Europe's California: Portugal Is a Land of Opportunity-for Travelers, Among Others

THINK OF contemporary Portugal as you would the California of the 1920s: a sleepy paradise of rugged mountains, magnificent beaches, and Iberian-style villas crawling with bougainvillea which ambitious immigrants from the east are transforming beyond recognition. In Portugal’s case, the easterners are Germans, Dutch, Britons, and others from the heart of Europe who are heading west to visit, to set up small businesses, to start new lives. Instead of Manifest Destiny there is the 1992 process of European economic integration, which is resulting in a flow of hundreds of millions of dollars in development aid from Brussels, the European Community capital, to Portugal. A large percentage of Portuguese households still lack running water, as was true of California households seventy years ago, and so bringing water to the countryside is a centerpiece of the development strategy. Because change is taking place so fast, not all of it is well planned. The Portuguese landscape is being plundered by factories, ugly apartment blocks, and — in another intimation of 1920s California—garish mansions built by newly rich business moguls. The old Portugal has to be seen now, before it is gone.

Though small on the map, Portugal has a mountainous topography and a lack of good roads which make it, in terms of the time required to get from place to place, as large as California. Portugal is a universe, alone unto itself on the Atlantic. (Significantly, Portuguese from the Azores and Madeira refer to mainland Portugal as o continente, “the continent.”) The Atlantic determines Portugal as much as the Pacific does California, making Portugal a brooding and contemplative counterpoint to the loud and show-offy lands of the Mediterranean. Conifers and chestnuts overshadow the palm trees and cypresses in Portugal’s forests. Suggestive of intimacy in the face of a cold and heartless ocean, thick, warming soups laden with garlic, cabbage, and the occasional slice of spicy sausage typify Portuguese cuisine.

I have strong feelings about Portugal, because for two years my family and I lived there. What drew us to Portugal, and what marked our sojourn, are two things that rarely go together: adventure and tranquillity. We lived in a whitewashed house decorated with blue-and-white-painted tiles, with a red-clay roof, that looked out over a mountainside of mammoth vine-swathed trees and mottled stone walls painted every shade of gray by centuries of salt winds from the Atlantic. Not too far away was an isolated beach carved out of the darkest of green bluffs, with fantastic rock formations rising sheer out of an ocean untamed by breakwaters. In summer we went as long as six days straight without running water, and I had to haul buckets from a mountain spring. For heating in winter we huddled around a fire. But unlike Greece, where I had lived for seven years, or Spain and Italy, which I visited, Portugal didn’t assail us with the whine of trucks and motorcycles, or eruptions of loud, animated talk: the Portuguese are a quiet race, and their peculiar Latin language, with its drawn-out consonants and swallowed vowels, sounds like the swishing of ocean waves. Never have I been so relaxed and yet, in terms of my work as a writer, so productive.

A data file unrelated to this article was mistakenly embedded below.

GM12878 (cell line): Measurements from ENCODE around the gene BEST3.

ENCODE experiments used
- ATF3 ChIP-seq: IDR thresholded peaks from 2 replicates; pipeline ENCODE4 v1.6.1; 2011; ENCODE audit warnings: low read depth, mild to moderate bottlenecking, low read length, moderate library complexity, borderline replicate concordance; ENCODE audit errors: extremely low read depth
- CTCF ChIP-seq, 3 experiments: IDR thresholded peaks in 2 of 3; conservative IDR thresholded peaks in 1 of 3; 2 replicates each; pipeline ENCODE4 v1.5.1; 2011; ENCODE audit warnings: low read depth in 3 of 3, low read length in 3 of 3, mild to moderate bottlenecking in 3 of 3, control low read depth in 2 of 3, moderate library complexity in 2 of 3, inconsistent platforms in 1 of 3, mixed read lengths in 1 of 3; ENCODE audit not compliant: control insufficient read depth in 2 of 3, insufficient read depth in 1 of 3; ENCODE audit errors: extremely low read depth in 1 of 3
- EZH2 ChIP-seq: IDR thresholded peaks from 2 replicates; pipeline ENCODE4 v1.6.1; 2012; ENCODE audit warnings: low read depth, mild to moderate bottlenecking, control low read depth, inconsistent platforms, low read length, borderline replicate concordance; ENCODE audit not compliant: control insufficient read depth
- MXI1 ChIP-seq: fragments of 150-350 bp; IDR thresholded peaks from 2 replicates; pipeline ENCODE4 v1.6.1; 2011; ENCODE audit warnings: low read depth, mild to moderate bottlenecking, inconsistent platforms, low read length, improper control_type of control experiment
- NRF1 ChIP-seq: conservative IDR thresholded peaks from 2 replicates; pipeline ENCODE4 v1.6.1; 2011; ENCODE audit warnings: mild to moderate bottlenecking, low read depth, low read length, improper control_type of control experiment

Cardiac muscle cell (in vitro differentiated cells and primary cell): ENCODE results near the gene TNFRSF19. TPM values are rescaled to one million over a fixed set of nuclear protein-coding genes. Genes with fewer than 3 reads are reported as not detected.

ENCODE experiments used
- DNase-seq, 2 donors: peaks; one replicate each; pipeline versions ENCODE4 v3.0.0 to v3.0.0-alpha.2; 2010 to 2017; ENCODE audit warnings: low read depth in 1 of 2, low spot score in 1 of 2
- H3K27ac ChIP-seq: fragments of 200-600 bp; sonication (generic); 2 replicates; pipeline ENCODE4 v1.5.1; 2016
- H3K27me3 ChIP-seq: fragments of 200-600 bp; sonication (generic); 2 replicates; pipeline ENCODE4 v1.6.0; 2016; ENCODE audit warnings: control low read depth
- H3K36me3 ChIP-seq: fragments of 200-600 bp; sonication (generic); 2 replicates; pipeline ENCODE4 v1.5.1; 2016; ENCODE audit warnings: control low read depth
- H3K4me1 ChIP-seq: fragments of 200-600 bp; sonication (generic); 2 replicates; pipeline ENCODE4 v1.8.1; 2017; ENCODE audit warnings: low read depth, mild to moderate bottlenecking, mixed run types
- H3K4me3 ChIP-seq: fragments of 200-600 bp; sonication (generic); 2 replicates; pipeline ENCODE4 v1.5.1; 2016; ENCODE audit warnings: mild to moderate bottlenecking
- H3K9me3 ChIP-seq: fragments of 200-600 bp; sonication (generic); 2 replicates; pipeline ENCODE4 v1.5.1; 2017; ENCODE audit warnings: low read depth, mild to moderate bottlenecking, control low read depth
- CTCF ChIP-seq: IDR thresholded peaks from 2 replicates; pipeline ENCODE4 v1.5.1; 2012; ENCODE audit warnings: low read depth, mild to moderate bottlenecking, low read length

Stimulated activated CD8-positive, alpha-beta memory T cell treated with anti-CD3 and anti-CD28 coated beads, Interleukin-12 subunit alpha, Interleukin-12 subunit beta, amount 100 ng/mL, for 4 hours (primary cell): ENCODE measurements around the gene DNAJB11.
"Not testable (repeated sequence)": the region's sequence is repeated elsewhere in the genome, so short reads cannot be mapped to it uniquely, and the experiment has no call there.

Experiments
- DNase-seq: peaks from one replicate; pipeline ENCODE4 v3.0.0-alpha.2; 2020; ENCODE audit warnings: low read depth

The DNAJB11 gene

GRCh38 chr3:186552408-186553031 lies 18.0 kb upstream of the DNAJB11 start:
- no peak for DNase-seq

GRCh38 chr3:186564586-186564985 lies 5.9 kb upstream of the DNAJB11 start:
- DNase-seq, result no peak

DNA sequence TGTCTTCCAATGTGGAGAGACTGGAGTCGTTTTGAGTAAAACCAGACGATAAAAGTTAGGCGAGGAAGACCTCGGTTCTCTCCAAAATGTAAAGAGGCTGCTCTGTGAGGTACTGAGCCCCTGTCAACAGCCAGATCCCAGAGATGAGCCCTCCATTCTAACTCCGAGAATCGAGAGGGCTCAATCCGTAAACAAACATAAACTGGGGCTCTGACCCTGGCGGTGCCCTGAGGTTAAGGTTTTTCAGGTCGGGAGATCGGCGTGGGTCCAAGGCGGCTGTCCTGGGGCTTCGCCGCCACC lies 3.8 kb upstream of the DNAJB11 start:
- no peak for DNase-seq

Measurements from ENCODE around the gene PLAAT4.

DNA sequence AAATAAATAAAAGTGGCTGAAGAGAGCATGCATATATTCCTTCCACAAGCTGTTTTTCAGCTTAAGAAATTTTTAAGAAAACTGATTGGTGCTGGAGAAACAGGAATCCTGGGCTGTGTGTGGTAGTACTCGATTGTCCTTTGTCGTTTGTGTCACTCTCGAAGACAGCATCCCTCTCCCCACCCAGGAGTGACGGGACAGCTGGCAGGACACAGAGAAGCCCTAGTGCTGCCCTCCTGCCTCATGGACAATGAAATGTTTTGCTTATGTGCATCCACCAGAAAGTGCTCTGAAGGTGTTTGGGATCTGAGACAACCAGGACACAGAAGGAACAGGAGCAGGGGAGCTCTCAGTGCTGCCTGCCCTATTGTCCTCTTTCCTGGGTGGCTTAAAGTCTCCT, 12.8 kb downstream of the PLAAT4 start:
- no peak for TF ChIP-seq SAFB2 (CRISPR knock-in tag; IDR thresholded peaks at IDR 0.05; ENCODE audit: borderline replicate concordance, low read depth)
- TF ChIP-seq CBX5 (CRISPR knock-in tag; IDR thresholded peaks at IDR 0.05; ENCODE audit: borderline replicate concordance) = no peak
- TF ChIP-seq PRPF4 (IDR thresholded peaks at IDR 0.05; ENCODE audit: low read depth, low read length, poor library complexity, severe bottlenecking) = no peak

From this description you might think that we lived in a remote area. Actually, we lived forty-five minutes from downtown Lisbon, in the suburb of Sintra. In a few years, inevitably, improved water and electric systems, and a modern highway linking Sintra to the capital, will boost its population and thus undermine its ambience.

Unfortunately, enjoying Portugal means working around the country’s worst aspect: its awful driving conditions. Portugal’s cratered mountain roads are rarely straight or level. Cars with automatic transmissions are almost unheard of. Portuguese drivers love to speed, to tailgate, and to fly around curves in the wrong lane with only their beeping horns as protection. You are five times as likely to be killed driving in Portugal as in Great Britain. Therefore a canny traveler will keep driving to a minimum, while seeking to get the most out of what’s left of the old Portugal. My advice is to combine a visit to Lisbon and Sintra with an excursion by train and boat to the wine country of the far north.

LISBON IS CLEANER and quieter than any other major city in southern Europe, having managed to retain the neighborly charm of an earlier era. Trolley cars creak up and down hills as steep as San Francisco’s. The streets are cobbled. The architecture is made up of red-clay roofs, weathered stone, and azulejos, the blue-and-white tiles, which resemble Chinese porcelain vases. Little restaurants and cafés abound, prices are reasonable, and the crime rate is low.

Sintra is only a commute away. With cool summers and wet, foggy winters—the climate is much like northern California’s—

Sintra is a dreamy realm of royal castles, dense forests, and wild and secluded beaches that elsewhere in the world one would have to drive for hours, or days, to find. Adraga was the beach nearest us. However, nearly all the beaches from Guincho north number among mainland Portugal’s most beautiful. The most spectacular point on the coast here is Cabo da Roca (“Cape of the Rocks”), a windswept, end-of-the-earth-looking headland with churning ocean several hundred feet below. This is the westernmost point on the European continent. A road through the forest connects Cabo da Roca with Pena Castle, an eccentric mountaintop blend of Gothic, Byzantine, Moorish, and Renaissance styles. In fact, the Sintra region is so special that rather than stay in Lisbon and make excursions to Sintra, I would do it the other way around, and use the inexpensive commuter trains. A luxurious hotel in a fairy-tale setting is the late-eighteenth-century mansion that is now the Hotel Pálacio de Seteais (Avenida Barbosa do Bocage, 8-Seteais, 2710 Sintra). It has eighteen rooms; doubles with breakfast go for $150 a night. They’re worth it. And less expensive inns and manor houses abound in the Sintra area. The local tourist office, or the Portuguese government tourist office in the United States (212-354-4403), will have a list.